In Medtronic v Bosch (Oct 20, 2016), a Federal Circuit panel reaffirmed its earlier order dismissing Medtronic’s appeal from a Board decision to terminate IPR proceedings. The Board, after initially instituting inter partes review, had vacated its institution decision and terminated the proceedings on finding that Medtronic failed to satisfy the real-party-in-interest requirements of 35 U.S.C. § 312(a). Pre-Cuozzo, the Federal Circuit then initially dismissed the appeal for lack of jurisdiction under § 314(d).
After its appeal was initially rebuffed, Medtronic requested rehearing based on the Supreme Court’s decision in Cuozzo, arguing inter alia that the Board exceeded its authority by terminating the proceeding after institution on a “non-merits issue.” The Federal Circuit viewed this as a challenge to the Board’s “authority to reconsider its earlier decisions,” and determined that such a challenge must fail because (i) 35 U.S.C. § 318(a) contemplates that proceedings can be dismissed post-institution and (ii) administrative agencies have inherent authority to reconsider their decisions.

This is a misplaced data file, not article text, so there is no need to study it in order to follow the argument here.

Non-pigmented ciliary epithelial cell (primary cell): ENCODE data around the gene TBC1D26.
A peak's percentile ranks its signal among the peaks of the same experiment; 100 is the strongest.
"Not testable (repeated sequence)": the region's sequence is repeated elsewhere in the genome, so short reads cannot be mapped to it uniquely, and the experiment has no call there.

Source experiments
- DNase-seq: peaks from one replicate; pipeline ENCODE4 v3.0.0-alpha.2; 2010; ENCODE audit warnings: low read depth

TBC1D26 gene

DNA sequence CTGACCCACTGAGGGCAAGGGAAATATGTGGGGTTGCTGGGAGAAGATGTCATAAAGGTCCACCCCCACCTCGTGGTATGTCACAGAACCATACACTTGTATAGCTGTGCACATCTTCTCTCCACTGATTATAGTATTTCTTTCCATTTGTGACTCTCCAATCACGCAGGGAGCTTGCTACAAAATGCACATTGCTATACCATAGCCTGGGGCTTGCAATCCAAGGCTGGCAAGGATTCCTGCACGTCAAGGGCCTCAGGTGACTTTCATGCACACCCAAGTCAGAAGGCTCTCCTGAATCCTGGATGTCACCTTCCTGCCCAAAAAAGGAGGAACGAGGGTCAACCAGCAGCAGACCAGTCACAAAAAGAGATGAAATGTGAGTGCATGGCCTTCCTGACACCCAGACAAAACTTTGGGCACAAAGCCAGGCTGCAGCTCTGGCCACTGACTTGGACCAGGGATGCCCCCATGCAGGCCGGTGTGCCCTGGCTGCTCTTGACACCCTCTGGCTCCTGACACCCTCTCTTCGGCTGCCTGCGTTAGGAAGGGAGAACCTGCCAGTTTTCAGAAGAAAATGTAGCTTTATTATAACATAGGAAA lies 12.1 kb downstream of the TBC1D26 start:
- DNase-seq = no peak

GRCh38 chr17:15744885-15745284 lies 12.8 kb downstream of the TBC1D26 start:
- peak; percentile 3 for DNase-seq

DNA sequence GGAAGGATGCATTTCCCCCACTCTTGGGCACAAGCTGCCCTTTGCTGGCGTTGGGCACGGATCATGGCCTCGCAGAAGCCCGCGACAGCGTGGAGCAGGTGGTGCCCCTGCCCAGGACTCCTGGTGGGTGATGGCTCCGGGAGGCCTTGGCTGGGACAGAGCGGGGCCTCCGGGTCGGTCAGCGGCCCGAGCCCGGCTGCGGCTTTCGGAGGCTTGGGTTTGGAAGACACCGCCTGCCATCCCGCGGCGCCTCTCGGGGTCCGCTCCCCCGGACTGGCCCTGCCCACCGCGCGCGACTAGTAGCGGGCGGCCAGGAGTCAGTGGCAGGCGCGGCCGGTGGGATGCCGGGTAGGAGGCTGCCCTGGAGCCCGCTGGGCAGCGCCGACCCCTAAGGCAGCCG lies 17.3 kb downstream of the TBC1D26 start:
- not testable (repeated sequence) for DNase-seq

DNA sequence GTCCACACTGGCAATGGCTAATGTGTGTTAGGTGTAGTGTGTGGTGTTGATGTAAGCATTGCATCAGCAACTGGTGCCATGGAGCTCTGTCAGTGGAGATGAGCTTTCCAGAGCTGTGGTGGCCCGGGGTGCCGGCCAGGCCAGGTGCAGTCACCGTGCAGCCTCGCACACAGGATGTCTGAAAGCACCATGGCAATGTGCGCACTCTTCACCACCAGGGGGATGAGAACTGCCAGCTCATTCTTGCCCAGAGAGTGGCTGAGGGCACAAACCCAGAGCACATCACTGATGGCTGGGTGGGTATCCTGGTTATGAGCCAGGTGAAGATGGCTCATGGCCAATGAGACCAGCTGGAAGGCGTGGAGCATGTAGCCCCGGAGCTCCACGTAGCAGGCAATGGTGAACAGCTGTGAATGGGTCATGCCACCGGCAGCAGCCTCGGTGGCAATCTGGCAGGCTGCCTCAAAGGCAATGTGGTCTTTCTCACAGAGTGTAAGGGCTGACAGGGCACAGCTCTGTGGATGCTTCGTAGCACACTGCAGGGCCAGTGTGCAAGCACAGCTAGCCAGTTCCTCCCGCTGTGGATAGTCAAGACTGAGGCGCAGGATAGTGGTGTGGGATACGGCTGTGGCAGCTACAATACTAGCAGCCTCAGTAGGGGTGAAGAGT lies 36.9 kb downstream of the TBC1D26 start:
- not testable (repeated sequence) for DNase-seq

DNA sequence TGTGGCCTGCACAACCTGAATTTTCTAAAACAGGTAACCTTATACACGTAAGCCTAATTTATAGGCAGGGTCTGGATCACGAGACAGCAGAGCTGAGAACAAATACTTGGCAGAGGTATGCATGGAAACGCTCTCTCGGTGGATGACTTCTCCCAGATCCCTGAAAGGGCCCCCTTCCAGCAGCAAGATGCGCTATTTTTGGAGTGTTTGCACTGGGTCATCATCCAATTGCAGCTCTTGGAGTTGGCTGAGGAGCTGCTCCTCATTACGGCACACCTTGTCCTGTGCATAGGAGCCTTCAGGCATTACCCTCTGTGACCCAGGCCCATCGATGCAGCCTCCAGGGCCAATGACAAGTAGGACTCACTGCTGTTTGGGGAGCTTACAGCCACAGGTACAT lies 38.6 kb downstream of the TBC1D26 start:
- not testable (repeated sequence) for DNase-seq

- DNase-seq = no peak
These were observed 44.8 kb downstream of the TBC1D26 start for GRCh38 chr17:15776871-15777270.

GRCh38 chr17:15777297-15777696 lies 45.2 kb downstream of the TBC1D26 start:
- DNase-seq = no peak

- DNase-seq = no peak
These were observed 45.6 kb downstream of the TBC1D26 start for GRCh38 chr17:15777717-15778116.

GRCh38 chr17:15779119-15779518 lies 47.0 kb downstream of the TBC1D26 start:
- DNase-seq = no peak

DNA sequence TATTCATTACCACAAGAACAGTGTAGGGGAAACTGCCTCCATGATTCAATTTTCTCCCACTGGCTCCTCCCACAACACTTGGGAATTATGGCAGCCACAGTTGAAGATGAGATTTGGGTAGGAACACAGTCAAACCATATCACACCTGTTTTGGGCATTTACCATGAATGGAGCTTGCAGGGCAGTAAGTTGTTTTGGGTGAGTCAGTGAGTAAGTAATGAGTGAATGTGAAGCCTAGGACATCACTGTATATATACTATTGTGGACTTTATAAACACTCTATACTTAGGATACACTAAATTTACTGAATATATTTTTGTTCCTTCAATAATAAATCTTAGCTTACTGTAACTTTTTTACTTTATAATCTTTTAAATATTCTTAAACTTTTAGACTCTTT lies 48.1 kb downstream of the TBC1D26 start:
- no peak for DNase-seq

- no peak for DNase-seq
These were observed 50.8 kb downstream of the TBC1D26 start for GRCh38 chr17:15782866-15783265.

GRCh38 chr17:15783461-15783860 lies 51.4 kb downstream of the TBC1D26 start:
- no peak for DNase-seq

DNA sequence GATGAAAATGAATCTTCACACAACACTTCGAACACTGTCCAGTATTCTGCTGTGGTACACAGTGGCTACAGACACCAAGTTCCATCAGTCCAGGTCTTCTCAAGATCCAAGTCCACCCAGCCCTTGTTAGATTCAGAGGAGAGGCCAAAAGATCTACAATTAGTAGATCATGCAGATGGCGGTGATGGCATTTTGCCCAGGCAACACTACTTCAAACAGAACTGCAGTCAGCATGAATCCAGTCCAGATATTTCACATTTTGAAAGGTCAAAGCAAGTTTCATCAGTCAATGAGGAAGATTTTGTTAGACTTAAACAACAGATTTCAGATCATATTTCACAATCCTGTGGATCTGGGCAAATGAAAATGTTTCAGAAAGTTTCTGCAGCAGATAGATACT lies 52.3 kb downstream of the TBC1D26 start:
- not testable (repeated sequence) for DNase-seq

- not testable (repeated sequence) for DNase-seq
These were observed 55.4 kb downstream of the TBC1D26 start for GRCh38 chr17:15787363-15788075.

The Federal Circuit concluded that, under Cuozzo, § 314(d) bars review not only of a decision whether to institute inter partes review, but also reconsideration of that institution decision. In doing so, the court reiterated Cuozzo’s holding “that § 314(d) operates to bar review in cases where the challenge consists of questions that are closely tied or closely related to the application and interpretation of statutes related to the Patent Office’s decision to initiate inter partes review.” (quotations omitted). The Court even found the reconsideration here is “fairly characterized as a decision whether to institute proceedings,” perhaps because it hinged on § 312(a), which “defines the metes and bounds of the inter partes review process.”
Medtronic is one of several recent Federal Circuit decisions that clarify § 314(d)’s bar on review of questions “closely related” to the institution decision. Those other cases include Husky (assignor estoppel) and WiFi One (time bar under § 315(b)). In these decisions, the Federal Circuit has maintained strict limits on appeals relating to the PTAB’s decision to institute, or maintain, IPR proceedings. In WiFi One, however, Judge Reyna did invite en banc review of the issue.
The panel consisted of Judges Lourie, Dyk, and Hughes.
Posted on 10/24/2016 by Andrew M. Mason